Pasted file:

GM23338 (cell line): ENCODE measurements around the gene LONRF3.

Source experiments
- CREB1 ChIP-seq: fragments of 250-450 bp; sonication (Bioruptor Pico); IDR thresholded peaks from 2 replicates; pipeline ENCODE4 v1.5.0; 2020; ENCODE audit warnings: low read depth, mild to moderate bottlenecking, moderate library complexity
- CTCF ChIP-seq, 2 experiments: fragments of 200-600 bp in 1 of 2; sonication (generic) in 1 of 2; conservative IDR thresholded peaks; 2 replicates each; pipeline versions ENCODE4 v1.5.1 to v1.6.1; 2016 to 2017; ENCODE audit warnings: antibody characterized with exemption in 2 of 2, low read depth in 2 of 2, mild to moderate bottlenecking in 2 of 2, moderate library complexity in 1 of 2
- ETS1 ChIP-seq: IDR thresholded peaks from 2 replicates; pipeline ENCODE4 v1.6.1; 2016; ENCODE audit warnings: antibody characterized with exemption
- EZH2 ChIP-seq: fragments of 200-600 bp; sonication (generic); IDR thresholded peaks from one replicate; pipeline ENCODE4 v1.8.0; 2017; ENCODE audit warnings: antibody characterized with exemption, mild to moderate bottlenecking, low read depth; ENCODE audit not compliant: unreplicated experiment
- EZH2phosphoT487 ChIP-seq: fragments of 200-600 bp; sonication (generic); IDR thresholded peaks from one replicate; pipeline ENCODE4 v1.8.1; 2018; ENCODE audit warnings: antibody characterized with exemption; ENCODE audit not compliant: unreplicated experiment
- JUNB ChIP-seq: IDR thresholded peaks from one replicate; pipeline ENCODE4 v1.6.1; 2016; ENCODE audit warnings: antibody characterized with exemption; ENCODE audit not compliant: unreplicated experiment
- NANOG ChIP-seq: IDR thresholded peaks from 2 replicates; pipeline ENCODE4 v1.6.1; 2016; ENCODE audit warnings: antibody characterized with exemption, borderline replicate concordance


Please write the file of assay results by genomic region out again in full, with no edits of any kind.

GM23338 (cell line): ENCODE measurements around the gene LONRF3.

Source experiments
- CREB1 ChIP-seq: fragments of 250-450 bp; sonication (Bioruptor Pico); IDR thresholded peaks from 2 replicates; pipeline ENCODE4 v1.5.0; 2020; ENCODE audit warnings: low read depth, mild to moderate bottlenecking, moderate library complexity
- CTCF ChIP-seq, 2 experiments: fragments of 200-600 bp in 1 of 2; sonication (generic) in 1 of 2; conservative IDR thresholded peaks; 2 replicates each; pipeline versions ENCODE4 v1.5.1 to v1.6.1; 2016 to 2017; ENCODE audit warnings: antibody characterized with exemption in 2 of 2, low read depth in 2 of 2, mild to moderate bottlenecking in 2 of 2, moderate library complexity in 1 of 2
- ETS1 ChIP-seq: IDR thresholded peaks from 2 replicates; pipeline ENCODE4 v1.6.1; 2016; ENCODE audit warnings: antibody characterized with exemption
- EZH2 ChIP-seq: fragments of 200-600 bp; sonication (generic); IDR thresholded peaks from one replicate; pipeline ENCODE4 v1.8.0; 2017; ENCODE audit warnings: antibody characterized with exemption, mild to moderate bottlenecking, low read depth; ENCODE audit not compliant: unreplicated experiment
- EZH2phosphoT487 ChIP-seq: fragments of 200-600 bp; sonication (generic); IDR thresholded peaks from one replicate; pipeline ENCODE4 v1.8.1; 2018; ENCODE audit warnings: antibody characterized with exemption; ENCODE audit not compliant: unreplicated experiment
- JUNB ChIP-seq: IDR thresholded peaks from one replicate; pipeline ENCODE4 v1.6.1; 2016; ENCODE audit warnings: antibody characterized with exemption; ENCODE audit not compliant: unreplicated experiment
- NANOG ChIP-seq: IDR thresholded peaks from 2 replicates; pipeline ENCODE4 v1.6.1; 2016; ENCODE audit warnings: antibody characterized with exemption, borderline replicate concordance